On the second day of the conference several workshops were held on the subjects of “debt”, “social rights and employee rights”, “currency and democracy, “refugee and migration policy”, “trade policy”, “climate policy” and “feminism”. Many of the international speakers had already spoken at the events in Paris and Berlin. A declaration “for a democratic rebellion in Europe” was published following the conference. The declaration does not explicitly mention a “plan B”, and instead refers to a plan to defend against the use of euro and monetary policy as a means of coercion. In addition, it was announced that a European day of action against austerity policy will be held on 28 May 2016.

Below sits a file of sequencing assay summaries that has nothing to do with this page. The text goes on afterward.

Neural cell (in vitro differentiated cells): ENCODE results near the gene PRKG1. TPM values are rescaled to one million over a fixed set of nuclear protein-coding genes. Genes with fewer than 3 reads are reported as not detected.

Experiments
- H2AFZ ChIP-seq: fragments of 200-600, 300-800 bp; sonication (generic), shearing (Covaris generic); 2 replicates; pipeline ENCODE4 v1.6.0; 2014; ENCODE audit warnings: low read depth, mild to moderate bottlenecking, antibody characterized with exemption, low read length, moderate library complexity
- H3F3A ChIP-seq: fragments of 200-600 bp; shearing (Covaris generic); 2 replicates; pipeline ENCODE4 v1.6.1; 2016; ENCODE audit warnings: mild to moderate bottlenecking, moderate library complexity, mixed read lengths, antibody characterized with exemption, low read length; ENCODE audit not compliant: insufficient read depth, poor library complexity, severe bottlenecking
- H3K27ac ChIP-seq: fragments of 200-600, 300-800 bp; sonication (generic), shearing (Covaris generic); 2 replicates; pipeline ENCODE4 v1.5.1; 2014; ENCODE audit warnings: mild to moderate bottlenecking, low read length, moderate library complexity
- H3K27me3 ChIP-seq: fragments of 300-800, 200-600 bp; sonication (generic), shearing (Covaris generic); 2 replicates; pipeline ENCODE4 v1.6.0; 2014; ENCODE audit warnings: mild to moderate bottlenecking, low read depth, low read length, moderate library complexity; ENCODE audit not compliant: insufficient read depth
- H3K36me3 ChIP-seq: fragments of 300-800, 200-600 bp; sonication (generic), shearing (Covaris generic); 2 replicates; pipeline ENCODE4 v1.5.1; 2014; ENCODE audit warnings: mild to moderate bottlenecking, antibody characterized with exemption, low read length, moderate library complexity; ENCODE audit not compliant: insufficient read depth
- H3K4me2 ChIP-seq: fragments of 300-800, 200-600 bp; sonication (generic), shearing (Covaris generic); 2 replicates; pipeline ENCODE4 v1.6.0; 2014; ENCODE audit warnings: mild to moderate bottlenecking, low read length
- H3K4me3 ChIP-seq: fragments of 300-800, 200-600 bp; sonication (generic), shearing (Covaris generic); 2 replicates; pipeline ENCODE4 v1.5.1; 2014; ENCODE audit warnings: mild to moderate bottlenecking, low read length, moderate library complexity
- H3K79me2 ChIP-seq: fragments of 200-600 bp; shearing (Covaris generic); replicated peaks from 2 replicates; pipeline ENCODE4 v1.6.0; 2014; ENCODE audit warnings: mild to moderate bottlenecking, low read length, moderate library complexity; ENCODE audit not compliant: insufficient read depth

The “Internationalist Summit for a Plan B” in Paris was heavily influenced by the organiser, the Parti de Gauche, whose chairman, Jean-Luc Mélenchon, announced shortly afterwards that he would stand in the 2017 presidential elections. The conference addressed monetary issues, with a broad range of positions being represented, from a plan B (with a capital B) pressing for an active exit policy of the peripheral countries to a plan b (with a lowercase b) committed to the development of a strategy for the event of forced expulsion from the EU. The possibility of reform of the EU was largely viewed with pessimism. European migration policy and initiatives for neoliberal deepening of the EU were also addressed in some of the speeches.